17. audiokid

    audiokid Chris Staff

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    NOTE, for the most part, all the online tutorial for both Samplitude and Sequoia are awesome. The "Help" feature is really good too so be sure to look there when you are stuck during those times no one is around for advise.
    Be aware though, some of the "online" tutorials can be confusing for newcomers because they are often not the same versions. You are on Sequoia 13 now , innocently unaware , the layout or GUI can be a bit slightly different. You can find yourself looking for the tab that was moved to another location on the layout.


    To Magix users if you are listening: It would be very beneficial for the growth of this DAW to discuss feature etc on RECORDING ORG. This DAW lacks public exposure big time. So, I encourage us to ask all you can here. But, they do have a good private forum here so until that ever happens,
    http://support2.magix.net/boards/samplitude/index.php?act=idx
     
  18. DonnyThompson

    DonnyThompson Distinguished Member

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    If you are using Sam 11, 12 or Pro X, and following Kraznet's awesome instructional vids on YouTube, he explains how to change your menu layout to make it easier to follow his instructions, which are based on 11's menu layout. It does not effect your version in any way, other than the way that certain tasks are viewed, and in their locations. Pro X changed the menu layout pretty dramatically, so switching to the menu for 11 really helps in following along on Kraz's vids where he explains virtually every facet of the platform in clear, concise, in-depth, yet very easy to follow instructions.

    (Am-munition has 3 episodes alone LOL ;) )

    (Pro X 2 is too new, Kraz hasn't had a chance to do any vids on it yet but he is planning on it).

    The video to revert menu layouts is located here:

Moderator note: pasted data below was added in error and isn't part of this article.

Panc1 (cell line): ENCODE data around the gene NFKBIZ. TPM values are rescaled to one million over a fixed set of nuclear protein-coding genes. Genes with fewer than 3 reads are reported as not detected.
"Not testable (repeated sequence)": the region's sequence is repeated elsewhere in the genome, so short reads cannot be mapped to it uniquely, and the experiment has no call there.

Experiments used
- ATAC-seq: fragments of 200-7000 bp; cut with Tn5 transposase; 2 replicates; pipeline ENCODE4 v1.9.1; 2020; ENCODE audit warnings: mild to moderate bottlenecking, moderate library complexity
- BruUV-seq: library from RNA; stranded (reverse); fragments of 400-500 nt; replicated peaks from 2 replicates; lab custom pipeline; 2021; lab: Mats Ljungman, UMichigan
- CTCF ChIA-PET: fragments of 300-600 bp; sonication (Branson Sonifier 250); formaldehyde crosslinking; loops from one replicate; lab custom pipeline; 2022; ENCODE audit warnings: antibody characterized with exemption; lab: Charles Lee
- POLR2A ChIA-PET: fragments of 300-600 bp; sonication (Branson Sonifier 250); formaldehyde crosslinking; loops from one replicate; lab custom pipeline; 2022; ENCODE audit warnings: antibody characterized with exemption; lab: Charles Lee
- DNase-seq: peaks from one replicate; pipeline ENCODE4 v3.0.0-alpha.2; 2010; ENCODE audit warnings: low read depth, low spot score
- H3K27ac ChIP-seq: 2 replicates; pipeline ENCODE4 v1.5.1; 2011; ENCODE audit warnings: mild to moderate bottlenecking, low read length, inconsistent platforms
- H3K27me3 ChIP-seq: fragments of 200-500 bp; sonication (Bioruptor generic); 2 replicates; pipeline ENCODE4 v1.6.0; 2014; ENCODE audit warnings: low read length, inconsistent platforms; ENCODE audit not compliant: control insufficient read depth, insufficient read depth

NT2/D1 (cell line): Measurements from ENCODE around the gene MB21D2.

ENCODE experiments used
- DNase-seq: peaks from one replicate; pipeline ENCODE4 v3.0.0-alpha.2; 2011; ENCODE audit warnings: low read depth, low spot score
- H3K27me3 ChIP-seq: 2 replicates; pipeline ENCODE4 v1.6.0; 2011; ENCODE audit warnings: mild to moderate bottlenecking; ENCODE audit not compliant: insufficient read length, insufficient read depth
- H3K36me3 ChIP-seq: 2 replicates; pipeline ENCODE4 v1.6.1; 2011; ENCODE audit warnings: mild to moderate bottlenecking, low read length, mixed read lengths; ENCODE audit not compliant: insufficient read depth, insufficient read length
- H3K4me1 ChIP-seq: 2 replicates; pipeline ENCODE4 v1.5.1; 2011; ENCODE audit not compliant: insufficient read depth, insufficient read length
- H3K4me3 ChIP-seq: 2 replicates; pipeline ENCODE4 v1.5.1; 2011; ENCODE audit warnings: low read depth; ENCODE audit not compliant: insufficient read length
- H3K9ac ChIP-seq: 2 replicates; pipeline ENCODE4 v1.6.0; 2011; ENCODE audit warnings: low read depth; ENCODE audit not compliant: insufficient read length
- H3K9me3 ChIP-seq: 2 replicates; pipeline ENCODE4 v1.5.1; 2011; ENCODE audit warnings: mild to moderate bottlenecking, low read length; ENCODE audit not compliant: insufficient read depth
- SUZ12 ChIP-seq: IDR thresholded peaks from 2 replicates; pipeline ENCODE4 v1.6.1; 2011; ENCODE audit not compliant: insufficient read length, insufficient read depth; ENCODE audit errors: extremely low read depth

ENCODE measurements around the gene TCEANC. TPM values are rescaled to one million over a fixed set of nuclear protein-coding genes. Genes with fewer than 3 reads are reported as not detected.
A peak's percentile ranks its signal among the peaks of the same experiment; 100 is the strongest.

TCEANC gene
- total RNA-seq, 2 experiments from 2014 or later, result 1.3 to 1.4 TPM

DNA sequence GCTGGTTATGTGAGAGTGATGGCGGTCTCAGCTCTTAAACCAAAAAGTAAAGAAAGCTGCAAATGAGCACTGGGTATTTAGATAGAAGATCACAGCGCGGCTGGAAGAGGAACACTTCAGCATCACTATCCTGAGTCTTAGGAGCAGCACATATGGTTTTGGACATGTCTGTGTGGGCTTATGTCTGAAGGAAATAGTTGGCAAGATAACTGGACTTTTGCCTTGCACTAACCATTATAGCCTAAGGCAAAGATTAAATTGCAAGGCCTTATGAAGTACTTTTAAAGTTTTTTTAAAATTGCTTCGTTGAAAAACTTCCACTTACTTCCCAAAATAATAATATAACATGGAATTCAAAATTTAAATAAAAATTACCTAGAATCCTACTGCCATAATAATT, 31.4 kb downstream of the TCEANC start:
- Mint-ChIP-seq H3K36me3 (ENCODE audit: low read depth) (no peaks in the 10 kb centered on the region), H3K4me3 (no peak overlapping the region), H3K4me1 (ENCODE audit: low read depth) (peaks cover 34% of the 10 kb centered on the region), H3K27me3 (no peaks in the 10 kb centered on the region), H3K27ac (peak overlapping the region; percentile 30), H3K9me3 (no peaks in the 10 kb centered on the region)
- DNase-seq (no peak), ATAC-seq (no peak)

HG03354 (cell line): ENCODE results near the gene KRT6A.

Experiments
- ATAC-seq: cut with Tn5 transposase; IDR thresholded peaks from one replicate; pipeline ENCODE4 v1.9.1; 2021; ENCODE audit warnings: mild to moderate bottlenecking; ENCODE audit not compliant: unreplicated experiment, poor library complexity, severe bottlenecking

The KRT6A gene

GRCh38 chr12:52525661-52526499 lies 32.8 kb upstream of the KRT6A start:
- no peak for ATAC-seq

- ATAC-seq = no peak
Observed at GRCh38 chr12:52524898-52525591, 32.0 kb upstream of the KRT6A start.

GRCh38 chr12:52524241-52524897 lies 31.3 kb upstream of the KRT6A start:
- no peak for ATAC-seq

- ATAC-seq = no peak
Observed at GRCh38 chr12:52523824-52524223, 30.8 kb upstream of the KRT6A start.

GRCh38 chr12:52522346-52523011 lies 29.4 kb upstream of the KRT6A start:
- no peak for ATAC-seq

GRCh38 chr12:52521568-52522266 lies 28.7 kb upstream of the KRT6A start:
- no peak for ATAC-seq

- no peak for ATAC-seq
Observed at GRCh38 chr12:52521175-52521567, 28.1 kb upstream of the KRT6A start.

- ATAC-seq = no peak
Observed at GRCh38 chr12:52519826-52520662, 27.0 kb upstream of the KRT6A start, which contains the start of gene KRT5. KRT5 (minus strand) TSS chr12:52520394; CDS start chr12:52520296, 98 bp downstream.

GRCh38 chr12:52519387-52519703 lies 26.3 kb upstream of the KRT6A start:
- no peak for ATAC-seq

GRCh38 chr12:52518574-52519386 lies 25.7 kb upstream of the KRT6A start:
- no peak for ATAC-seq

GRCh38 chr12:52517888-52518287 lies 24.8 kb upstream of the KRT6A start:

View: https://www.youtube.com/watch?v=jNJy9If656I


    I'm not upgrading to Pro X 2 yet ... and that's advice from several Sam "power users" who's advice I trust; because right now I'm in the middle of three important projects, and I can't afford to face any potential glitches that might occur in the new version that could potentially alter those projects in any way. I do plan on upgrading, but not until I get these projects in the can.

    FWIW

    -d.
     
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  19. rjuly

    rjuly Active Member

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    I am hoping to be able to record at several points along the signal flow paths at the same time. In the DAWS I have used, particularly Reaper and PT, If I send a signal to a channel, via aux or bus, I can click record and have the destination track record a sound file from the audio being routed to it. In this case with Sequoia, what I am trying to do is to create a hierarchy of sub-mixes (stems) that combine down to a stereo channel. This stereo 'master' channel would than be sent to another channel, on which would go all the mastering plugins. That mastering channel would then be assigned to another channel to record the 'Mastered' version. Ideally, as the at each stage of sub-mixing I would like to be able to record the outputs of the subgroups (Drums, Guitars, Bass, Vocals, etc..) and have the audio routed on to the next sub-mix. So... as an example, a source track - say a Kick drum (along with all the other drums) - is routed to a 'Drums' subgroup track(recorded), then the output of that channell is sent to a stereo mix subgroup track(recorded), then likewise to the mastering chain track, then to the mastered track(recorded). This way I should be able to simultaneously have stems for the mix, the mix itself, and a mastered version recorded on the same pass. Of course all of this depends on being able to record the output of a subgroup (input of a subgroup channel).
     
  20. rjuly

    rjuly Active Member

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    ... sorry... I didn't address the first part of your response...

    The process I am describing is internal to the DAW. the signal does not traverse any D/A or A/D. It is quite common among various DAWs to be able to send signals to a channel and record them internally. I just haven't figured out how to do so with Sequoia - likely to be pretty obvious once I know how :)
     
  • AT5047

    The New AT5047 Premier Studio Microphone Purity Transformed